My financial life has not gone the way I thought it would go. I ran a successful business, made a great deal of money, and had created a very comfortable life, but then a series of unfortunate events has led to spending most of that money. I spend a lot of time thinking about what could have been. Would one or two different decisions result in me being in a better spot? Or was my current situation impossible to avoid? Most of my friends don’t know how far I’ve fallen, and I’m just hoping you can say something to make me feel like something other than a failure.
Thank you for voicing these incredibly complicated feelings to me. It’s not too hard to find stories of financial triumph and success, but it’s much more difficult to find others’ tales of struggle, which often don’t have a fairy-tale ending. Your question, and hopefully my answer, will serve many who are in a similar situation. Thanks for having the courage to send me your email.
I think about people like you a lot. I think about how much strength and resiliency it takes to push forward, when missteps of the past are so consuming and haunting. Today I will argue that failure isn’t the issue.
Sometimes the realization that certainty doesn’t exist disguises itself as failure. And since failure is such a common topic, and life feels so binary, when a person finds himself not feeling successful, he often just concludes he’s failed. You didn’t fail. Your reality changed, and those changes led to instability.
Undoubtedly, there were specific events that led to your financial instability. It’s important to separate three elements from this reality. The elements at hand are the money, the events and you. When you leave the three elements scrambled together, it’s nearly impossible to not feel choking despair. That’s precisely why we’re going to separate them.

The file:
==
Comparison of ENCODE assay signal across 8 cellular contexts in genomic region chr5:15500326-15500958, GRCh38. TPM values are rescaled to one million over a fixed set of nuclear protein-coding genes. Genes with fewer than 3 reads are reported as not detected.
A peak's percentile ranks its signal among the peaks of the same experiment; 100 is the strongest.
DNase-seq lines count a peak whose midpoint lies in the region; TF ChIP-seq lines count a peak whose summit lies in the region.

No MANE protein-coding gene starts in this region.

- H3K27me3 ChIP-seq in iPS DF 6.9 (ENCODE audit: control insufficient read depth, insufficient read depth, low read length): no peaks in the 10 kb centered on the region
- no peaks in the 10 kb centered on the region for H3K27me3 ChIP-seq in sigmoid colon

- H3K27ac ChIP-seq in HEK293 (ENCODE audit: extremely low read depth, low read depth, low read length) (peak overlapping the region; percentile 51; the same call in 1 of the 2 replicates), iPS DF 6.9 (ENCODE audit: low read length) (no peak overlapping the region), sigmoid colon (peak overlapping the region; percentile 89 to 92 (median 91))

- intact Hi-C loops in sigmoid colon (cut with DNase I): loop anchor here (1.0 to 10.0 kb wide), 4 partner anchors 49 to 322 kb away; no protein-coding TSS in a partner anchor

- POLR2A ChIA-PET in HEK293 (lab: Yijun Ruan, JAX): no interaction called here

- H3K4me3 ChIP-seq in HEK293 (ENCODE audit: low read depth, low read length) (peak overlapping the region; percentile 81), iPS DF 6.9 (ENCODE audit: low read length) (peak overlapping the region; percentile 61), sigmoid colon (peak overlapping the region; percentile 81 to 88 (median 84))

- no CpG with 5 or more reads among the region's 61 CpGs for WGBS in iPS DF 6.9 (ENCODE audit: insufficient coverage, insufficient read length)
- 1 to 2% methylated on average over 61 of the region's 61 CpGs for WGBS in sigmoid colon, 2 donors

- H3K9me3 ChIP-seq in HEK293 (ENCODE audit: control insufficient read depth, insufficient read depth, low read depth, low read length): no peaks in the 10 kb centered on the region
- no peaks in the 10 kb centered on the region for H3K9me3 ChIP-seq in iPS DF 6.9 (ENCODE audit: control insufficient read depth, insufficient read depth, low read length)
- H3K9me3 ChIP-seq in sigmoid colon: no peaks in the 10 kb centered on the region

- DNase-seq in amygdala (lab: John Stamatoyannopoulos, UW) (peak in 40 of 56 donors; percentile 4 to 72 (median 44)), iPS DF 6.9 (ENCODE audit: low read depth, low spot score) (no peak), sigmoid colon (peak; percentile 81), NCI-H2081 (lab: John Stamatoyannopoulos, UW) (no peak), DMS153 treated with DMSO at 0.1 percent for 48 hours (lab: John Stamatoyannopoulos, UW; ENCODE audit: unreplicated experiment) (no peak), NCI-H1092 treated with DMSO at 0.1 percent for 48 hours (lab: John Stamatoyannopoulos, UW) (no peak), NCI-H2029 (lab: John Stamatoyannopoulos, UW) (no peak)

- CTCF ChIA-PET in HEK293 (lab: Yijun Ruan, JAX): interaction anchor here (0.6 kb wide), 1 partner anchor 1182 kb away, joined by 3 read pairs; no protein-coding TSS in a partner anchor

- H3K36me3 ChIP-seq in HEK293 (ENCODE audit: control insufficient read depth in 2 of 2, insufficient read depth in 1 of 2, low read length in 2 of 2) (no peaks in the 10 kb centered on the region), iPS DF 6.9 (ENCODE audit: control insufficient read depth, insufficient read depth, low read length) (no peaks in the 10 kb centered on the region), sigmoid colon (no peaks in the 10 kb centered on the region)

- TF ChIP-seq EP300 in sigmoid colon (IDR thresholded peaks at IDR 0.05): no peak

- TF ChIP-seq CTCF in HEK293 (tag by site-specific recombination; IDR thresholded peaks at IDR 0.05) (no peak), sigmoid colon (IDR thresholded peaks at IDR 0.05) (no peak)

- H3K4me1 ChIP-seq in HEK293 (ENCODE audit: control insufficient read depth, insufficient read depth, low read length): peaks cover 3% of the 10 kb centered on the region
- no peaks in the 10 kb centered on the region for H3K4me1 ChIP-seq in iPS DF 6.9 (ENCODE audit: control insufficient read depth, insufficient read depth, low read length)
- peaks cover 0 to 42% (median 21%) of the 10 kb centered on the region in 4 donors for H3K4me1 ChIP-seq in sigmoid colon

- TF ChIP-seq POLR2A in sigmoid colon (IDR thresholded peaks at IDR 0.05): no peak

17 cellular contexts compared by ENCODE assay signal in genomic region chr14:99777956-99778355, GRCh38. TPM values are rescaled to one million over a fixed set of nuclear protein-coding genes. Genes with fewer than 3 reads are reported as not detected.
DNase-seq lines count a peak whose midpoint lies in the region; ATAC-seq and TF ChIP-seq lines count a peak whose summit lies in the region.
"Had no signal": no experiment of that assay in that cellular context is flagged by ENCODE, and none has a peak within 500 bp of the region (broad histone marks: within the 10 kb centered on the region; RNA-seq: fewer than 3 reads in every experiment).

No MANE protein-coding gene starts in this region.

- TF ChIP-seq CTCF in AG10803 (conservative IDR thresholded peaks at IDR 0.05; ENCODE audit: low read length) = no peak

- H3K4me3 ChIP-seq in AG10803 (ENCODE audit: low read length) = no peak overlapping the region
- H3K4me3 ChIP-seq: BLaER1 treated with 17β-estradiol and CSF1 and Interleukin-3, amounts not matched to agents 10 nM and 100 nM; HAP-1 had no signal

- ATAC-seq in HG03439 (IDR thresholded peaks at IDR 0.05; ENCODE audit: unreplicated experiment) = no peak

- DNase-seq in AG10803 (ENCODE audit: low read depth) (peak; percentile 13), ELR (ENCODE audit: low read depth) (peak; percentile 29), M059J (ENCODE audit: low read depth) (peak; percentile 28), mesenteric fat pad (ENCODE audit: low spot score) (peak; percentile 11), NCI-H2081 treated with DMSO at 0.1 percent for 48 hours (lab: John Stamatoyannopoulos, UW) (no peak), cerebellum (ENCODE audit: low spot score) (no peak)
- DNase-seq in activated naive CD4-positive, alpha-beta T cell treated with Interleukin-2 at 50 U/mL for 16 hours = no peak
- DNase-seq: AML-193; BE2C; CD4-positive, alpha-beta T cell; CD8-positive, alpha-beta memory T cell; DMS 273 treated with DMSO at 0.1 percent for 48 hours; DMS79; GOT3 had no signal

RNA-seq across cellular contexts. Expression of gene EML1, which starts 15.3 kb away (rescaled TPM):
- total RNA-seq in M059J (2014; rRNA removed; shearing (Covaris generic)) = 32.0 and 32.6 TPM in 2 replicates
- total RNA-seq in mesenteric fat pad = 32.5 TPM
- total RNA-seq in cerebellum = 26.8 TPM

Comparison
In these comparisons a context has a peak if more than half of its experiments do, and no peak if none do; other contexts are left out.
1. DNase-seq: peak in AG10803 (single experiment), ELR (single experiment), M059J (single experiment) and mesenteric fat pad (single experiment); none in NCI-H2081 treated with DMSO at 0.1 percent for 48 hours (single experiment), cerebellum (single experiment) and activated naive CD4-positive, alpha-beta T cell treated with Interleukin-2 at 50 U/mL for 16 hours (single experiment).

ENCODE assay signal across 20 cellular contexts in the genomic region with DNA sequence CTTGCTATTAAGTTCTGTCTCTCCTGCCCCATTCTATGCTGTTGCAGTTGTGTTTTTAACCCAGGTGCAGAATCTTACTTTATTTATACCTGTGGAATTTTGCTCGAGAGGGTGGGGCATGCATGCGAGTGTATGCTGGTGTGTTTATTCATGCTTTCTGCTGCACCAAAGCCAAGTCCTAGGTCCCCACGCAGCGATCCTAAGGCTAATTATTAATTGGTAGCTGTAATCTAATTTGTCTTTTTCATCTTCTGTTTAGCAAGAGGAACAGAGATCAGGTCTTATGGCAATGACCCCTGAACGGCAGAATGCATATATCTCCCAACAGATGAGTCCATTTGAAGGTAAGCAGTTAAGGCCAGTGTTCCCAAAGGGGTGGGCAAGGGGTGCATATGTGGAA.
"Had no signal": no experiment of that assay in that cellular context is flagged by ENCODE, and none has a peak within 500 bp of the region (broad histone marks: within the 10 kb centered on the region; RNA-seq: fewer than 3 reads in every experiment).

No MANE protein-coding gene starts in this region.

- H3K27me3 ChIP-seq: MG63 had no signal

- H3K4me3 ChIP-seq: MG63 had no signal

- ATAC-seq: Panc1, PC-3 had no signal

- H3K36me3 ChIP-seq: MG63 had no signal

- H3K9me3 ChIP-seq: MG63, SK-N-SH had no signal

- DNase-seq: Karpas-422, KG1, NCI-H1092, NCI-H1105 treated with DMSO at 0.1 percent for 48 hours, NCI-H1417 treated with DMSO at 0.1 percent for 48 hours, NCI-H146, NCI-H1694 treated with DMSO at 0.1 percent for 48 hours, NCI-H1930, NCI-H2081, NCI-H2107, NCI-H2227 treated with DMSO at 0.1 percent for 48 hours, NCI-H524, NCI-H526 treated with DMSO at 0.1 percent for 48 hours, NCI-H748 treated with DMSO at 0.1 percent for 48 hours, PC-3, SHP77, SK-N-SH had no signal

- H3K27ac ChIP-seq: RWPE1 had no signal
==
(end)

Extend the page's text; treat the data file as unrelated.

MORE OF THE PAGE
I like to think of monumental events, both good and bad, as challenges that require us to use all the resources at our disposal. When faced with a challenge, sometimes we spend money, sometimes we spend time, sometimes we spend brainpower, and in many cases, we spend all three.
No matter how many resources you must deploy when addressing a negative event, the trauma from the event itself is something that can stick with you for years, if not decades. These events can often feel like they were about money, but most of the time they weren’t about money at all.
Focusing on the money spent, versus the crisis overcome, is a common misstep for people in your situation. And it’s also the primary source of pain and anguish.
The money used to address these events has been spent. You needed resources, you had the resources available, and you deployed the resources. It’s rather mechanical, and I encourage you to view it as such. There’s plenty to tie your emotions to; money generally isn’t the best choice.
The problem with this, of course, is that money is the most quantifiable element. In a way, it feels like you can objectively measure your despair by totaling the amount of money spent on the problem. Frankly, this is likely where you find yourself today.
Let’s talk about you.
If positive circumstances have turned into negative circumstances, that is not failure. In fact, the perseverance involved with navigating this process is actually the sign of success. You are not a lesser person because you deployed your money to solve whatever challenges were in front of you. What were you supposed to do? Ignore crises? The events themselves don’t make you a failure, and dealing with the events doesn’t make you a failure. You are not a failure.
There’s no doubt you’re traumatized by this whole ordeal. And that’s OK, too. Acknowledging the trauma saves you the energy you’d otherwise expend to suppress it. Instead of mourning for the life you thought you’d be living, choose to embrace the life you’re currently living and the life ahead of you.
Yes, I am reframing your entire reality to make a point. You will not see the joy life has to offer if you’re consumed with your past. Your circumstances have changed. It’s OK. You’re OK.•
Dunn is CEO of Your Money Line powered by Pete the Planner, an employee-benefit organization focused on solving employees’ financial challenges. Email your financial questions to email@example.com.